Floods struck northwestern Pakistan in mid-August 2009. In the country’s Swabi district, some 70,000 to 80,000 people were affected as floods destroyed homes, killed livestock, and swept away stored grain. According to an August 18 news report, the human death toll stood at 27 and was expected to rise.
The Moderate Resolution Imaging Spectroradiometer (MODIS) on NASA’s Aqua satellite captured the top image on August 18, 2009, and the bottom image August 13, 2009. Both images use a combination of infrared and visible light to increase the contrast between water and land. Vegetation appears bright green, clouds appear bright turquoise, and water ranges in color from navy to electric blue. These images show part of the Jhelum River, southeast of the city of Swabi. In contrast to the image acquired five days earlier, the August 18 image shows the expanse of swollen river in shades of blue. The later image also shows a bright blue tributary—barely discernible in the earlier image—connecting with the Jhelum River in the northeast.
According to the U.N. Office for the Coordination of Humanitarian Affairs, a common agricultural practice in this area is to store six months’ worth of wheat or dry rations. The loss due to the floods could lead to food insecurity in the region. Immediate deaths from the floods appeared to result from collapsing roofs as floodwaters moved through villages.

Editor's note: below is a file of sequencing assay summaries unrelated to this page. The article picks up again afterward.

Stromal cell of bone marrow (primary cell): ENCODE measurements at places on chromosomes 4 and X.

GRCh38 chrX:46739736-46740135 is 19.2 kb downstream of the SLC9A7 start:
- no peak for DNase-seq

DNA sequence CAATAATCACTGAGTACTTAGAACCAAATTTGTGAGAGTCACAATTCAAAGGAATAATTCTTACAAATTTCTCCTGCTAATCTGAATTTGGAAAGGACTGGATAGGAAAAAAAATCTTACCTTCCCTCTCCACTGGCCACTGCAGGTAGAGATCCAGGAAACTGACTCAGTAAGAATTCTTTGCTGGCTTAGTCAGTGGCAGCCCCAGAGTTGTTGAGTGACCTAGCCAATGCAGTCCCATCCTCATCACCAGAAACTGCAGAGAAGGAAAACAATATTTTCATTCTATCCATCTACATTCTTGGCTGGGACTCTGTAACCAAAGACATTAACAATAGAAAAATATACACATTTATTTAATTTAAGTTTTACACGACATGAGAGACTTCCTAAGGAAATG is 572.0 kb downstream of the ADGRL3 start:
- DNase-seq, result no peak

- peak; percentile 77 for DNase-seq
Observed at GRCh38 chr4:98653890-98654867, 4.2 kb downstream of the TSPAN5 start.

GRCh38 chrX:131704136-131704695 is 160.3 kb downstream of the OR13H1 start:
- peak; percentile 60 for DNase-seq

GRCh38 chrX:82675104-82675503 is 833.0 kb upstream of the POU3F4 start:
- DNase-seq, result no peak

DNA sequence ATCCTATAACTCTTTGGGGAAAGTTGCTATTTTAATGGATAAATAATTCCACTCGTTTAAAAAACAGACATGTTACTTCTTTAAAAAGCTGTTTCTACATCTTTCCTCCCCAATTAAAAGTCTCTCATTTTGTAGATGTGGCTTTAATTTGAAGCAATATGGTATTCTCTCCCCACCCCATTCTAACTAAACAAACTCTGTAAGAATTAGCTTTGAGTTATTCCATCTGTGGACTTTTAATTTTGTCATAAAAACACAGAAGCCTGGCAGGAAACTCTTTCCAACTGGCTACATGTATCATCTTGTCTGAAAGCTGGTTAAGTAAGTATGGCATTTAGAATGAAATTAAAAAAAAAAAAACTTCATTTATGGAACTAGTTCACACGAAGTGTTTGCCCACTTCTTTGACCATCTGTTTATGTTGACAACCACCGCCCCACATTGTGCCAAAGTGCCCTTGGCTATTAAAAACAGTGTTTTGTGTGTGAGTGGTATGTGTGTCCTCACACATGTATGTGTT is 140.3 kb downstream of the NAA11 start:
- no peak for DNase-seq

These false-color images show part of the Jhelum River, southwest of the city of Swabi, shortly before and after the floods that struck the region on August 16, 2009. The earlier image was acquired August 13, and the later image was acquired August 18. The later image shows a swollen river and conspicuous tributary not visible in the earlier shot.
Acquired on August 8, 2010, and July 18, 2010, these false-color images show a dramatic difference in water levels along the southern extent of the Indus River, midway through Pakistan’s monsoon season.